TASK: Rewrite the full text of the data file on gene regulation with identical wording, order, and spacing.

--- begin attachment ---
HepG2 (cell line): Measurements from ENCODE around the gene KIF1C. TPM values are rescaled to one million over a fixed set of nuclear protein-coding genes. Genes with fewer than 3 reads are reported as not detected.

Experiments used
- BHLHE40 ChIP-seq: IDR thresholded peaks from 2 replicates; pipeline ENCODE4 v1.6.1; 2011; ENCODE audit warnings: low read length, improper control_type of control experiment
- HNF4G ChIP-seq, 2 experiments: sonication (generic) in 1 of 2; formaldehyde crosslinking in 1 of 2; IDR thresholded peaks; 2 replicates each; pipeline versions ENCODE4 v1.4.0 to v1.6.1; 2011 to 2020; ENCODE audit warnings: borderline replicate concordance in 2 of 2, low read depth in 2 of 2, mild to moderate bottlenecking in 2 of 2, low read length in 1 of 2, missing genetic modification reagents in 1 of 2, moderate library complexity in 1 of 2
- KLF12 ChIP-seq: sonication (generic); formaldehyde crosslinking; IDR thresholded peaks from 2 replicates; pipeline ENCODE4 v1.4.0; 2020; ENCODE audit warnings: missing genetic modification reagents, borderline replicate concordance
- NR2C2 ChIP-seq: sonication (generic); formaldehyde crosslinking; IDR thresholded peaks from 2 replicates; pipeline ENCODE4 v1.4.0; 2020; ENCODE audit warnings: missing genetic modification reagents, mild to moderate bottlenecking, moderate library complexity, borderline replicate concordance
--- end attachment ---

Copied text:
HepG2 (cell line): Measurements from ENCODE around the gene KIF1C. TPM values are rescaled to one million over a fixed set of nuclear protein-coding genes. Genes with fewer than 3 reads are reported as not detected.

Experiments used
- BHLHE40 ChIP-seq: IDR thresholded peaks from 2 replicates; pipeline ENCODE4 v1.6.1; 2011; ENCODE audit warnings: low read length, improper control_type of control experiment
- HNF4G ChIP-seq, 2 experiments: sonication (generic) in 1 of 2; formaldehyde crosslinking in 1 of 2; IDR thresholded peaks; 2 replicates each; pipeline versions ENCODE4 v1.4.0 to v1.6.1; 2011 to 2020; ENCODE audit warnings: borderline replicate concordance in 2 of 2, low read depth in 2 of 2, mild to moderate bottlenecking in 2 of 2, low read length in 1 of 2, missing genetic modification reagents in 1 of 2, moderate library complexity in 1 of 2
- KLF12 ChIP-seq: sonication (generic); formaldehyde crosslinking; IDR thresholded peaks from 2 replicates; pipeline ENCODE4 v1.4.0; 2020; ENCODE audit warnings: missing genetic modification reagents, borderline replicate concordance
- NR2C2 ChIP-seq: sonication (generic); formaldehyde crosslinking; IDR thresholded peaks from 2 replicates; pipeline ENCODE4 v1.4.0; 2020; ENCODE audit warnings: missing genetic modification reagents, mild to moderate bottlenecking, moderate library complexity, borderline replicate concordance